Michel de Montaigne
Translated by John Florio (1603)

Book 2 Chapter 25
How a man should not counterfeit to be sicke

There is an epigram in Martiall, that may passe for a good one (for there are of all sortes in him) wherein he pleasantly relateth the storie of Cælius, who to avoide the courting of certaine great men in Rome, to give attendance at their rising, and to waite, assist and follow them, fained to be troubled with the goute; and to make his excuse more likely, hee caused his legges to bee ointed and swathed, and lively counteirfeted the behaviour and countenance of a goutie man. In the end fortune did him the favour to make him goutie indeede.

Tantum cura potest & ars doloris, Desiit fingere Cælius podagram.

So much the care and cunning can of paine: Cælius (growne gowty) leaves the gowt to faine.

As farre as I remember I have read a like Historie in some place of Appian, of one who purposing to escape the proscriptions of the Triumiurat of Rome, and to conceale himselfe from the knowledge of those who pursued him, kept himselfe close and disguised, adding this other invention to it, which was to counterfet blindnes in one eye, who when he came somewhat to recover his libertie, and would have left-off the plaister he had long time worne over his eye, he found that under that maske he had altogether lost the sight of it. It may be the action of his sight was weakned, having so long continued without exercise, and the visuall vertue was wholy converted into the other eie: For, we may plainely perceive, that holding one eye shut, it convaieth some part of it’s effect into his fellow; in such sort as it will swell and growe bigger. As also the idlenes, together with the warmth of the medicaments and swathing, might very well drawe some goutie humor into the legge of Martials goutie fellow. Reading in Froisart, the vowe which a gallant troupe of yong English-men had made, to weare their left eyes hoodwink’t, untill such time as they should passe into France, and there performe some notable exploit of armes upon us, I have often laughed with my selfe to think what they would have imagined, if as to the fore-aleged, it had hapned to them, and had all beene blinde of the left eye, at what time they returned to looke upon their mistresses, for whose sake they had made their vowe and undertaken such an enterprise. Mothers have great reason to chide their children when they counterset to be blind with one eye, crompt-backt, squint’eyed, or lame, and such other deformities of the body; for, besides that the body thus tender may easily receive some ill custome, I knowe not how, it seemeth that fortune is glad to take us at our word; And I have heard divers examples of some, who have fallne sicke in very deede, because they had purposed to faine sickenes. I have at all times enured my selfe, whether I be on horsebacke or a foote, to carrie a good heavie wand or cudgell in my hand; yea I have endevored to doe it handsomely, and with an affected kinde of countenance to continue so. Many have threatned me, that fortune will one time or other turne this my wantonnes into necessitie. I presume upon this, that I should be the first of my race, that ever was troubled with the gowt. But let us somewhat amplifie this chapter, and patch it up with another piece concerning blindnes. Plinie reports of one, who dreaming in his sleepe, that he was blinde, awaking the next morning, was found to be starke blinde, having never had any precedent sickenes. The power of imagination may very well further such things, as elsewhere I have shewed; And Plinie seemeth to be of this opinion; but it is more likely, that the motions, which the body felt inwardly (whereof Phisicions, may if they please, finde out the cause) and which tooke away his sight, and were the occasion of his dreame. Let us also adde another storie, concerning this purpose, which Seneca reporteth in his Epistles. Thou knowest (saith he writing unto Lucilius) that Harpaste my wives foole, is left upon me as an hereditarie charge; for by mine owne nature, I am an enemie unto such monsters, and if I have a desire to laugh at a foole, I neede not seeke one farre; I laugh at my selfe. This foolish woman hath sodainly lost hir sight. I report a sirange thing, but yet very true: She will not beleeve she is blind, and urgeth hir keeper uncessantly to leade hir, saying still, my house is very darke. What we laugh at hir, I entreate thee to beleeve, that the same hapneth to each for us. No man knoweth himselfe to be covetous, no man confesseth to be a niggard. The blind require a guide, but we stray from our selves. I am not ambitious, say we, but no man can live otherwise at Rome: I am not sumptuous, but the Cittie requireth great charges: It is not my fault, if I be collerike; If I have not yet set downe a sure course of my life, the fault is in youth. Let us not seeke our evell out of us; it is within us, it is rooted in our entrailes. And onely because we perceive not that we are sicke, makes our recoverie to prove more difficult. If we beginne not betimes to cure our selves, when shall we provide for so many sores, for so many evills? Yet have we a most-sweete and gentle medicine of Philosophie; for of others, no man feeles the pleasure of them, but after his recoverie, where as she pleaseth, easeth, and cureth all at once. Lo here what Seneca saith, who hath somewhat diverted me from my purpose: But there is profit in the exchange.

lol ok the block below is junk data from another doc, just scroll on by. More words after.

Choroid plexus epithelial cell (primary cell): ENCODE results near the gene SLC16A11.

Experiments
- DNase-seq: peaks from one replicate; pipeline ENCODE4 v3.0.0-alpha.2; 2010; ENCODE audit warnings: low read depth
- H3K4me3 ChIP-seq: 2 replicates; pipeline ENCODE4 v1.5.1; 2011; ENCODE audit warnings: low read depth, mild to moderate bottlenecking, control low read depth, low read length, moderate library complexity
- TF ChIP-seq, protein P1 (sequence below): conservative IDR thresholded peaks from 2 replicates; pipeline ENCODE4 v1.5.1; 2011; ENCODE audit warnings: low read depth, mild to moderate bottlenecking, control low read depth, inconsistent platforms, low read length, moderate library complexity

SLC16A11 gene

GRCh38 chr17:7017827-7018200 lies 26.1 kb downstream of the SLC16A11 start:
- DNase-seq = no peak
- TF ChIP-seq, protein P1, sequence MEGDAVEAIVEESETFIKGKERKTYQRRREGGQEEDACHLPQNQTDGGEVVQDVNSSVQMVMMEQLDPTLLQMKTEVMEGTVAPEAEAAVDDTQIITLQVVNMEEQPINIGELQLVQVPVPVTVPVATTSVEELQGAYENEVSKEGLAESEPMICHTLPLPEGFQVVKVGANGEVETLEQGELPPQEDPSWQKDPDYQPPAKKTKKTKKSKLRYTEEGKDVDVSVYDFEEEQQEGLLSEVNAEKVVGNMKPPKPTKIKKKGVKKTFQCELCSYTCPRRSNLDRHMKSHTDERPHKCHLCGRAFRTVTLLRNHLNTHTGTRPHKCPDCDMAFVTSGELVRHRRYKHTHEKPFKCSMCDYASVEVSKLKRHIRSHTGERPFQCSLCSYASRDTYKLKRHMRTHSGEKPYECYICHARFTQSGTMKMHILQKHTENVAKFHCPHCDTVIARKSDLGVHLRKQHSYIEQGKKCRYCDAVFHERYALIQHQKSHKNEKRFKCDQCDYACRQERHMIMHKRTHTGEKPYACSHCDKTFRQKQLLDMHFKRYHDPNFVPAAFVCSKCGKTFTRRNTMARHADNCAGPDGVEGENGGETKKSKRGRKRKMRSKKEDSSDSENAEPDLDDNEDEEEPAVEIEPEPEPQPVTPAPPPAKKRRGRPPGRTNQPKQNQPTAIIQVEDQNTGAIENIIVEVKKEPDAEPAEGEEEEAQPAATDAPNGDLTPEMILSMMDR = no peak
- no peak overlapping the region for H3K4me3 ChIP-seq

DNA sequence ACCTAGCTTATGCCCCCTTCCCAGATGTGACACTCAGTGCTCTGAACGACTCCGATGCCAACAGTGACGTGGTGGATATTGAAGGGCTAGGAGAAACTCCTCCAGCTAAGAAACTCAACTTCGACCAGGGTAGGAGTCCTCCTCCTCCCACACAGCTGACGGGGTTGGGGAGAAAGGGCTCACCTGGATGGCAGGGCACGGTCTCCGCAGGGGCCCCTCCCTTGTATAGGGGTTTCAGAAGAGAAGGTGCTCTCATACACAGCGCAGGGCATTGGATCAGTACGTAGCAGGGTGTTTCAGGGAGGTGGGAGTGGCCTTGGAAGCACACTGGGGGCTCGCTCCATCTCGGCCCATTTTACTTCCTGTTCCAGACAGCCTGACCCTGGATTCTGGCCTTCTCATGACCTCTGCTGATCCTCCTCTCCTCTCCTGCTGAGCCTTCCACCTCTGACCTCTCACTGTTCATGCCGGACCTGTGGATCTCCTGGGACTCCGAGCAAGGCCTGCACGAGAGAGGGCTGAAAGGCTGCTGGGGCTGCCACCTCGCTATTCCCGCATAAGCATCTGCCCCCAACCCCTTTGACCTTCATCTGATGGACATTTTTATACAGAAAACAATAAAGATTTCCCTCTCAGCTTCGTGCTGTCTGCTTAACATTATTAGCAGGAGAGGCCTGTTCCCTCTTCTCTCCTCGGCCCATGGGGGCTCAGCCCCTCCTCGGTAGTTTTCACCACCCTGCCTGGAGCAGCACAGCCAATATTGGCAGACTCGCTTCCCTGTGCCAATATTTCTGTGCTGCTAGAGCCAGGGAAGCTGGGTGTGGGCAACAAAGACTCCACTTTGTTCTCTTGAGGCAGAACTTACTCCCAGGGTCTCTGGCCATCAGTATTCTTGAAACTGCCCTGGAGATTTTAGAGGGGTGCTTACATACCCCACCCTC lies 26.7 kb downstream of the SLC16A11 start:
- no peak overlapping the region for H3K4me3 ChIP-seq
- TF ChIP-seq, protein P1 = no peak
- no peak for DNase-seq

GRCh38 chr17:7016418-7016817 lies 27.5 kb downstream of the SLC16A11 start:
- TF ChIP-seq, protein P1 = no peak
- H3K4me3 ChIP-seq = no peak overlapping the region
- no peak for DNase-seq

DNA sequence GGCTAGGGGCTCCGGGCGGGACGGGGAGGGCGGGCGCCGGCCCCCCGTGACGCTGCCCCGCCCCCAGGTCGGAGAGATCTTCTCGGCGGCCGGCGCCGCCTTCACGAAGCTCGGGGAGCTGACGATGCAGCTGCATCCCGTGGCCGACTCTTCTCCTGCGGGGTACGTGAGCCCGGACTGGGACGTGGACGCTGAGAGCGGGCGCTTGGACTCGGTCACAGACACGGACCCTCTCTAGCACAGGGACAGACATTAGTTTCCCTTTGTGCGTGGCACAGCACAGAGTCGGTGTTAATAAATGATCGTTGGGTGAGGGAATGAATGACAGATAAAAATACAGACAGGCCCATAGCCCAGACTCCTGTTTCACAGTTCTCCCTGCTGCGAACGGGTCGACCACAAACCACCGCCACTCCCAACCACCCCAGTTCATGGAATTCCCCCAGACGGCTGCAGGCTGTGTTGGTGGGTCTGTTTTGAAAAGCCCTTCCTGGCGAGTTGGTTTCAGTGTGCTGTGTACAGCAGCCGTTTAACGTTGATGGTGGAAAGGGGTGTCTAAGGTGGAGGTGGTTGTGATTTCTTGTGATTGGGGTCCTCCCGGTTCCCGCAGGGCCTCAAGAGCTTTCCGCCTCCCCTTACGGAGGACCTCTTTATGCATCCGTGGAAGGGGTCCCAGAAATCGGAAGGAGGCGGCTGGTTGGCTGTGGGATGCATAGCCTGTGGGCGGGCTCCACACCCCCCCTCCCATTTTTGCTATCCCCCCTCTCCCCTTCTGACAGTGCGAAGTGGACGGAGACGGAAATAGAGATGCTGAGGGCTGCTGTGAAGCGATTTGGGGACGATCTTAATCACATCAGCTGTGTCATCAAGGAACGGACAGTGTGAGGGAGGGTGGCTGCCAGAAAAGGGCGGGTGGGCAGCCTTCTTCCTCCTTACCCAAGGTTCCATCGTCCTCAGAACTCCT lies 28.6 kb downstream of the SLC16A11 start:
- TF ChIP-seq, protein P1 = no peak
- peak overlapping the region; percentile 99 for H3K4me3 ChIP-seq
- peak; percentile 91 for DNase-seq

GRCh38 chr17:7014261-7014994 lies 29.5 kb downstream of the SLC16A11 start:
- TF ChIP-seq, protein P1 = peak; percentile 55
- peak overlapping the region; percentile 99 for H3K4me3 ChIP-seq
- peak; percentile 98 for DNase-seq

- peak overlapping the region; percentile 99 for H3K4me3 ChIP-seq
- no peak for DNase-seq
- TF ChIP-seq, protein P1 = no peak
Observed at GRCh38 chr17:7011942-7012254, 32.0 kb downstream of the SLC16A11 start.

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  • ModifiedFebruary 14, 2022
  • TranslationJohn Florio
  • LicensePublic domain
  • Source Montaigne, Michel de. Essayes of Morall, Politike, and Millitarie Discourses. Translated by John Florio. London: Edward Blount, 1603.

How to cite this page

  • Montaigne, Michel de. “How a man should not counterfeit to be sicke.” Translated by John Florio. Last modified February 14, 2022.